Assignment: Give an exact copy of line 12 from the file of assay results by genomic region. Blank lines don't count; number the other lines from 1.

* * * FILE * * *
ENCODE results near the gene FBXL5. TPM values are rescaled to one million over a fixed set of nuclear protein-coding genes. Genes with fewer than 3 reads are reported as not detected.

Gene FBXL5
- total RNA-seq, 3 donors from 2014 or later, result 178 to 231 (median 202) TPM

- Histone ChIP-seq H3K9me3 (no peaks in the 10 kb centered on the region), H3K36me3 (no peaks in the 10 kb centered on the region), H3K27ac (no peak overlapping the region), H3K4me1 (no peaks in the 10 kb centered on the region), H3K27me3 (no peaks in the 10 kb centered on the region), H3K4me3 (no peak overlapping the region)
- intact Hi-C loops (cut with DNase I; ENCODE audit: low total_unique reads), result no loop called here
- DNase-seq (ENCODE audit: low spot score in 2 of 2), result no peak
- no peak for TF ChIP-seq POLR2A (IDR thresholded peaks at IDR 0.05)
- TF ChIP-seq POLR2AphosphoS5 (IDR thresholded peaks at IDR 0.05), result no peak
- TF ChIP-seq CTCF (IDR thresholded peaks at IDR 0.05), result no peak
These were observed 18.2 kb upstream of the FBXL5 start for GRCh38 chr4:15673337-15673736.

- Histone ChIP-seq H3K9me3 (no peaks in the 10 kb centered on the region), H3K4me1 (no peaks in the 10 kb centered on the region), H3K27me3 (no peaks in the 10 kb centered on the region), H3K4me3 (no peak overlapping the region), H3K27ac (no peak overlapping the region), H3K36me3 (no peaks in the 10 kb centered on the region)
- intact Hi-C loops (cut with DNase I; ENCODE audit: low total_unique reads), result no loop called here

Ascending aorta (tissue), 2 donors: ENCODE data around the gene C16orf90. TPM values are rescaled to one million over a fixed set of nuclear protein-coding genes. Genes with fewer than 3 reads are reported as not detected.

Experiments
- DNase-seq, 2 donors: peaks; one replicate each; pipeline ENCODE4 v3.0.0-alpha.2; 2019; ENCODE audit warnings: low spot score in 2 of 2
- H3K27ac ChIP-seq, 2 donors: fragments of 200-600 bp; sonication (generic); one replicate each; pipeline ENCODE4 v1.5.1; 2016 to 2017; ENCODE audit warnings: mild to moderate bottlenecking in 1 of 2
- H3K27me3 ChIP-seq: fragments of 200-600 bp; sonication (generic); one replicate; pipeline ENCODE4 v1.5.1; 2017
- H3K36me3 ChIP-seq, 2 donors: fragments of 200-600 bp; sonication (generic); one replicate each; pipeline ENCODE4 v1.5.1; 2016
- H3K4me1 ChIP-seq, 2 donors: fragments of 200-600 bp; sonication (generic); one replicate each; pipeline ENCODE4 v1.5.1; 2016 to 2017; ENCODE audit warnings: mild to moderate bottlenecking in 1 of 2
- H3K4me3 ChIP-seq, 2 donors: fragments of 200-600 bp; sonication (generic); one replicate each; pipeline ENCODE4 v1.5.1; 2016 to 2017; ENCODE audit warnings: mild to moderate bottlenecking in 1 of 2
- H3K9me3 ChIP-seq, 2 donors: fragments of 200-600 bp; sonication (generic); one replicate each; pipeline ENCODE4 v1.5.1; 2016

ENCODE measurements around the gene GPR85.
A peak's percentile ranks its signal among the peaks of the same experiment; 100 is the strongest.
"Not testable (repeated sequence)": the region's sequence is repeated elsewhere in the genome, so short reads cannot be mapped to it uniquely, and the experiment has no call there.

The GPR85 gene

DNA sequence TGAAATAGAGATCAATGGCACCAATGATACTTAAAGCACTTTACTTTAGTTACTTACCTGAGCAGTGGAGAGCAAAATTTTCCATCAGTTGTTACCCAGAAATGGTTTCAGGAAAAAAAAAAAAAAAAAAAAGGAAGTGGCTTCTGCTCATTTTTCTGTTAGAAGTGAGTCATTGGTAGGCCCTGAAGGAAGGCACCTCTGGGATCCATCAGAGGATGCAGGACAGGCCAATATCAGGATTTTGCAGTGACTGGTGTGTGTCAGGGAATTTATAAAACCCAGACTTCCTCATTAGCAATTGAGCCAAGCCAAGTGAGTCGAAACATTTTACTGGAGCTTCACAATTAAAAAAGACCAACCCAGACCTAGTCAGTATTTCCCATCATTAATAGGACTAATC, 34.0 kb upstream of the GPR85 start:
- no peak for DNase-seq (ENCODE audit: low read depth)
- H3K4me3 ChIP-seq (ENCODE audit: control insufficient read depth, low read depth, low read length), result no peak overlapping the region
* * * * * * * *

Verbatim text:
- intact Hi-C loops (cut with DNase I; ENCODE audit: low total_unique reads), result no loop called here